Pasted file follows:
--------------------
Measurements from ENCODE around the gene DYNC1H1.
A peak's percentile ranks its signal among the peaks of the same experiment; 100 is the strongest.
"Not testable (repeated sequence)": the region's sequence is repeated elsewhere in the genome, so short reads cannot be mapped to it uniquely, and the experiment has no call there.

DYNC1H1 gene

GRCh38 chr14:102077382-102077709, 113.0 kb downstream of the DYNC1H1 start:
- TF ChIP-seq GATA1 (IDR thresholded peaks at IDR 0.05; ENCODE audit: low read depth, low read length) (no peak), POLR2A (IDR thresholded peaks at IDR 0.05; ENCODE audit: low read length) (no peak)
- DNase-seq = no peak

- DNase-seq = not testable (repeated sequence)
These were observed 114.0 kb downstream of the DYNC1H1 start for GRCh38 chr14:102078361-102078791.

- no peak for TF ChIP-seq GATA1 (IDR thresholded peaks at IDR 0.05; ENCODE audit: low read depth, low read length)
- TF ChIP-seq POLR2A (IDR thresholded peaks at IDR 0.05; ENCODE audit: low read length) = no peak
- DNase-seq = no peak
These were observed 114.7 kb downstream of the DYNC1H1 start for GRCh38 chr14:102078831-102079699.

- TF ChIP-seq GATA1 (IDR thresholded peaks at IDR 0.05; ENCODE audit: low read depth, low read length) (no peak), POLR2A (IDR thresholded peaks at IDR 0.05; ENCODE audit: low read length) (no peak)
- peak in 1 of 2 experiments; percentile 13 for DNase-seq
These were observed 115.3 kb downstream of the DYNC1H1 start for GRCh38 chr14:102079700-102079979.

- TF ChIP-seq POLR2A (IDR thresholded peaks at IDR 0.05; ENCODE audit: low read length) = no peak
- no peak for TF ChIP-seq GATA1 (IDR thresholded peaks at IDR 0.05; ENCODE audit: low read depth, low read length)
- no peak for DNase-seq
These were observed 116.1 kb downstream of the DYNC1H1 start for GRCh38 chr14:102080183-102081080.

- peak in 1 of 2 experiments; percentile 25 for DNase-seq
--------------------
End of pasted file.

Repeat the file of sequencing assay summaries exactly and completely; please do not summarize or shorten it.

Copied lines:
Measurements from ENCODE around the gene DYNC1H1.
A peak's percentile ranks its signal among the peaks of the same experiment; 100 is the strongest.
"Not testable (repeated sequence)": the region's sequence is repeated elsewhere in the genome, so short reads cannot be mapped to it uniquely, and the experiment has no call there.

DYNC1H1 gene

GRCh38 chr14:102077382-102077709, 113.0 kb downstream of the DYNC1H1 start:
- TF ChIP-seq GATA1 (IDR thresholded peaks at IDR 0.05; ENCODE audit: low read depth, low read length) (no peak), POLR2A (IDR thresholded peaks at IDR 0.05; ENCODE audit: low read length) (no peak)
- DNase-seq = no peak

- DNase-seq = not testable (repeated sequence)
These were observed 114.0 kb downstream of the DYNC1H1 start for GRCh38 chr14:102078361-102078791.

- no peak for TF ChIP-seq GATA1 (IDR thresholded peaks at IDR 0.05; ENCODE audit: low read depth, low read length)
- TF ChIP-seq POLR2A (IDR thresholded peaks at IDR 0.05; ENCODE audit: low read length) = no peak
- DNase-seq = no peak
These were observed 114.7 kb downstream of the DYNC1H1 start for GRCh38 chr14:102078831-102079699.

- TF ChIP-seq GATA1 (IDR thresholded peaks at IDR 0.05; ENCODE audit: low read depth, low read length) (no peak), POLR2A (IDR thresholded peaks at IDR 0.05; ENCODE audit: low read length) (no peak)
- peak in 1 of 2 experiments; percentile 13 for DNase-seq
These were observed 115.3 kb downstream of the DYNC1H1 start for GRCh38 chr14:102079700-102079979.

- TF ChIP-seq POLR2A (IDR thresholded peaks at IDR 0.05; ENCODE audit: low read length) = no peak
- no peak for TF ChIP-seq GATA1 (IDR thresholded peaks at IDR 0.05; ENCODE audit: low read depth, low read length)
- no peak for DNase-seq
These were observed 116.1 kb downstream of the DYNC1H1 start for GRCh38 chr14:102080183-102081080.

- peak in 1 of 2 experiments; percentile 25 for DNase-seq